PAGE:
Photo courtesy of Asia McArdell


Photo courtesy of Asia McArdell
Photo courtesy of Asia McArdell

Members of student organizations have been largely disappointed with UM-Dearborn’s new food service provider, Sodexo. As the Michigan Journal has previously reported, the transition to Sodexo has encountered obstacles before, such as the now-infamous shut –down Starbucks. Of course, campus has seen improvements as well; throughout fall 2013, Sodexo has provided students with an expanded set of options from which to choose when grabbing a quick bite to eat in the University Center. However, Sodexo doesn’t just provide students’ daily fare—it is also the sole catering source for student organizations.

As many leaders of student organizations know, it’s important to have food and drink at campus events—not only does it make any event more enjoyable, but it also helps increase attendance. We asked leaders of several student organizations for their feedback after their first semester working with Sodexo catering.

“It seems more expensive and more difficult to work with,” said Julia Cuneo, junior and member of Voice for Choice and Women in Learning and Leadership. “I’ve had multiple difficulties with groups having their orders mixed up or canceled or not followed through on.” Cuneo also expressed concern, about Sodexo’s controversial involvements in Michigan prison programs, and major scandals: The company was accused of overcharging New York schools in 2010 and paid $20 million to settle the claims, and in 2007, Sodexo chicken contaminated with Listeria bacteria was recalled from the dining halls of the US Marine Corps.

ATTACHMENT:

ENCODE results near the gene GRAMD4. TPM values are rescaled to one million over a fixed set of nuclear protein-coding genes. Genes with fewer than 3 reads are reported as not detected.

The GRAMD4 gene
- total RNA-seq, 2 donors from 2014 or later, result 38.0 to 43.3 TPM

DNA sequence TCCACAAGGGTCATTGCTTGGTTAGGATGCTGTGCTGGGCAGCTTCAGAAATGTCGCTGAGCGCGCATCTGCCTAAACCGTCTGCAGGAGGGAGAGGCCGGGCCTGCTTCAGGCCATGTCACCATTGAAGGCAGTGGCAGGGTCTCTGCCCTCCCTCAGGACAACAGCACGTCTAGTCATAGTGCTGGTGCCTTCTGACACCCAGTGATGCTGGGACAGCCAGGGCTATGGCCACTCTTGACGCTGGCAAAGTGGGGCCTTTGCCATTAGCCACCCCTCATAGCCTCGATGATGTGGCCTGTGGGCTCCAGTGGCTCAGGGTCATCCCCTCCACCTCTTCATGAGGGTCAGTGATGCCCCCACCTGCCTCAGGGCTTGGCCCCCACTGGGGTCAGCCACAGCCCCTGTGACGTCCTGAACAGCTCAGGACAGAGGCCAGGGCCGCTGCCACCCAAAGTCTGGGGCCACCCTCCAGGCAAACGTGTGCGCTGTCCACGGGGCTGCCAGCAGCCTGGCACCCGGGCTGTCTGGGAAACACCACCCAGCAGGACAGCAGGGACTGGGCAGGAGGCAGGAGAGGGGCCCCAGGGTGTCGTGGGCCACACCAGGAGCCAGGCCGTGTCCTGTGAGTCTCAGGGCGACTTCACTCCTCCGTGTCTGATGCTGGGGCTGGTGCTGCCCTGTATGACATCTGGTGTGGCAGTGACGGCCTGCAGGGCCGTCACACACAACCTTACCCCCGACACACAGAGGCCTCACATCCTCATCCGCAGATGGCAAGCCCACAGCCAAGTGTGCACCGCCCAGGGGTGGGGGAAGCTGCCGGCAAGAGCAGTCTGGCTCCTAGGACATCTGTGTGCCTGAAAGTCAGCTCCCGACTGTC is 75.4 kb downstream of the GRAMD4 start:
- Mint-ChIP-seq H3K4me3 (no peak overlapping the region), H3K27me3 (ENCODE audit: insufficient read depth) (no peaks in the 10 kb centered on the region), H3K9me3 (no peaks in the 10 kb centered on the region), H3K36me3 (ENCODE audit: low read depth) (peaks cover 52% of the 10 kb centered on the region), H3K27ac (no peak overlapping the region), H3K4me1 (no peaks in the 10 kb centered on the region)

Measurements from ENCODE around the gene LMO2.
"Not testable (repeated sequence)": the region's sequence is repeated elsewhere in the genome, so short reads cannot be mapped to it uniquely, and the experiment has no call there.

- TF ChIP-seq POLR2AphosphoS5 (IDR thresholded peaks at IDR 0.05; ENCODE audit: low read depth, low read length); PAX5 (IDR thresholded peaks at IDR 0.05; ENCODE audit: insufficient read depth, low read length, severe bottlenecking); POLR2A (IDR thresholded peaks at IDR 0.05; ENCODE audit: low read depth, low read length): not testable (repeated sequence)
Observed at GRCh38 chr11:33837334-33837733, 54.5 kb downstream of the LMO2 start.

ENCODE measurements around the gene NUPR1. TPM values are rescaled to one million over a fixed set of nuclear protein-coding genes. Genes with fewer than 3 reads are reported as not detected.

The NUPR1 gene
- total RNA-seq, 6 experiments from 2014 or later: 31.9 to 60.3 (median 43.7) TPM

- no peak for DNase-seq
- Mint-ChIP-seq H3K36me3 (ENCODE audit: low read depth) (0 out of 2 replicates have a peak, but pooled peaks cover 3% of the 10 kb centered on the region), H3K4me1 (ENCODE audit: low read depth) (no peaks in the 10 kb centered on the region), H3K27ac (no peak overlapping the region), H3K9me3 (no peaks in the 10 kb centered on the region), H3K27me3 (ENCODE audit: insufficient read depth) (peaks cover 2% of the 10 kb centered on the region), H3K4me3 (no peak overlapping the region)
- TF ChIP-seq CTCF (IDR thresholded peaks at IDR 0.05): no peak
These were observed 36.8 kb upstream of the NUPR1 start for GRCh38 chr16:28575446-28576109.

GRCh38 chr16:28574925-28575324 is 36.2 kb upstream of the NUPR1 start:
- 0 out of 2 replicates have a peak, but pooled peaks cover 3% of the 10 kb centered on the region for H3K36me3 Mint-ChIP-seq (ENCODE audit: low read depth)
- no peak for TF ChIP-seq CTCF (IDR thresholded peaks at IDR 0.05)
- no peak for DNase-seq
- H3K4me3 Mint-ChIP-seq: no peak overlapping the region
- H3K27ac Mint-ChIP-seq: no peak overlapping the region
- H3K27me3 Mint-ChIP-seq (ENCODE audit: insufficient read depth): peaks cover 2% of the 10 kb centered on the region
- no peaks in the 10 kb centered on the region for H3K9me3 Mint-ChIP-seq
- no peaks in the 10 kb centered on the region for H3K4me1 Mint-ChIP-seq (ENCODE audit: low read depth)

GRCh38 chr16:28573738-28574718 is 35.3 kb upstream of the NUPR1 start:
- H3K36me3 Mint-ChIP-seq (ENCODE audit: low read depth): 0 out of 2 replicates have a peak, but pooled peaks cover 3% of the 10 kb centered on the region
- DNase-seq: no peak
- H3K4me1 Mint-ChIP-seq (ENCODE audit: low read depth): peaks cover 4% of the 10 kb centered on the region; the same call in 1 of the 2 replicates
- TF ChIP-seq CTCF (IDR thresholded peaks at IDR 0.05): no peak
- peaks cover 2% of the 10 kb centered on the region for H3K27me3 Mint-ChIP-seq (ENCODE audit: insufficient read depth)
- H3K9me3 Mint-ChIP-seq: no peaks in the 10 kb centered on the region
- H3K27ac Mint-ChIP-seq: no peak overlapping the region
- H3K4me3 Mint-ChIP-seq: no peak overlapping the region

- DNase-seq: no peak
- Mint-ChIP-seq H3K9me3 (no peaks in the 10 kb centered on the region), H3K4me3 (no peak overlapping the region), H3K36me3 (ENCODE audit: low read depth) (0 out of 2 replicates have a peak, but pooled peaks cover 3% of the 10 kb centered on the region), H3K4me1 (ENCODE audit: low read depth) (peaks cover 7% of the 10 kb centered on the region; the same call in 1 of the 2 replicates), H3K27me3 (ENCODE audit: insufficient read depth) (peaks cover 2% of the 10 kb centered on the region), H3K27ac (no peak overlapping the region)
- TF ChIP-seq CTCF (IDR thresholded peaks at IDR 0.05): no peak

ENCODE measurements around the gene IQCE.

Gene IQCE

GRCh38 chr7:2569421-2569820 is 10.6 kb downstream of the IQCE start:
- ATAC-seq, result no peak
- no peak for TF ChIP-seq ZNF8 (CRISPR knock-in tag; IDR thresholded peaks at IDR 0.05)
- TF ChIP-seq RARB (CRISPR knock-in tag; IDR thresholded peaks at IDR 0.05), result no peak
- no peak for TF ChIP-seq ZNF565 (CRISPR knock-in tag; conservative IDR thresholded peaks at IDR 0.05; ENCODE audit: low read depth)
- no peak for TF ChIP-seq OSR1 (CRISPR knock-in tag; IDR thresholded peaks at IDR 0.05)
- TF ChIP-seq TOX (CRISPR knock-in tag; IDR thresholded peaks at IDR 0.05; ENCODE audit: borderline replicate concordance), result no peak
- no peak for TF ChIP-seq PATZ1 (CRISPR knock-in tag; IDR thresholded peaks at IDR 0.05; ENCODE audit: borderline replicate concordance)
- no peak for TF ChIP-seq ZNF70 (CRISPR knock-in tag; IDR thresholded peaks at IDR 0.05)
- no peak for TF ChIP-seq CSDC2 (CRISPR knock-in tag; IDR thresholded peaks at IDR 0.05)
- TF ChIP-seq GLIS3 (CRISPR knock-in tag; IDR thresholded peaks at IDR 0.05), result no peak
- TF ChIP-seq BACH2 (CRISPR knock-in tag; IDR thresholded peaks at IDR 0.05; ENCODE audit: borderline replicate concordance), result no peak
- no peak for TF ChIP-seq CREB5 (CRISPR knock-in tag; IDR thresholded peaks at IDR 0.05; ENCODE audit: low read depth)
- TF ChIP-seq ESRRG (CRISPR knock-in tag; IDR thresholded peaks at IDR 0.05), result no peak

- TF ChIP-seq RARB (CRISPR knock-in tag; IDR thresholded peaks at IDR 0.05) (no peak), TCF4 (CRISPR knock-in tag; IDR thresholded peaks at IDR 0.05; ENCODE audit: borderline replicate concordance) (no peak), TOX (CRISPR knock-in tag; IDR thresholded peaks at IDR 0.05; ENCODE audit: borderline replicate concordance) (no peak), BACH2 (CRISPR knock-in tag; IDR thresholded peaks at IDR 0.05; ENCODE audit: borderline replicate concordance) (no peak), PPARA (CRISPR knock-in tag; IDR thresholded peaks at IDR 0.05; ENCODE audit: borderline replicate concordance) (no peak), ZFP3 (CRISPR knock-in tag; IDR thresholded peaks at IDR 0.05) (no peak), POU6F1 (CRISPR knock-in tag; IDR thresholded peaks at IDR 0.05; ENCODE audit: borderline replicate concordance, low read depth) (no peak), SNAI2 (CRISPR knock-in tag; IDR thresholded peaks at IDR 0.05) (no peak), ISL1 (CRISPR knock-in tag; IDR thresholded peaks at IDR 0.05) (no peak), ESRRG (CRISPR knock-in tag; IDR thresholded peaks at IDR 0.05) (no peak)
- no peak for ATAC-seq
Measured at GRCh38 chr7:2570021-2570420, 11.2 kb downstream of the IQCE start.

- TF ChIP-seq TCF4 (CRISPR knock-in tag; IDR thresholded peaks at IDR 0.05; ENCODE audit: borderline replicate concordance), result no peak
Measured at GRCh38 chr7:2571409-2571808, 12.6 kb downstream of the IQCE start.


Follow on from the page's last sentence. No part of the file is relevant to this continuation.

On the local level, though, high prices seem to be the main concern for student organizations. Jason Schweder, senior, commended Sodexo’s food but cited high costs as an issue: “The food has been very good, but I think it is far too expensive,” he said. Schweder also detailed an incident in which his order for a Political Science Association event was never confirmed—he was not informed that Sodexo would be unable to fulfill the order until the day of the event, and had no choice but to make a last-minute off-campus order.

The change in pricing and menu options can be grasped by comparing the previous menu with the current one. The old “Grub 2 Go” menu included a $22 fruit bowl; Sodexo’s new “Shoestring Catering” features a $35 fruit platter. The price of a cheese and cracker tray has jumped from $19 to $35. While these may not seem like catastrophic changes, they can add up quickly for student organizations, which often run on a tight budget.

Notably, Sodexo’s Shoestring Catering offers a slightly wider range of options to choose from. Student organizations now have more themed menu options, such as Italian and taco bars, and can order cake and ice cream. But does the expanded menu also come at a price? It carries with it the requirement that if students wish to cater from an off-campus location, they must first obtain permission from Sodexo.

“Long story short, the school accepted a contract that limited choices for students and increased prices,” said Schweder. ““I believe their logistic will improve. However, I believe the prices will remain far too high for students.”

Are these issues inevitable during a transition period? Or could complaints about high prices and questions of corporate ethics have bigger implications for the future of Sodexo at UM-Dearborn? If you’re a member of a student organization and you have feedback to offer on Sodexo, join the conversation on Twitter at @Michigan_Journal.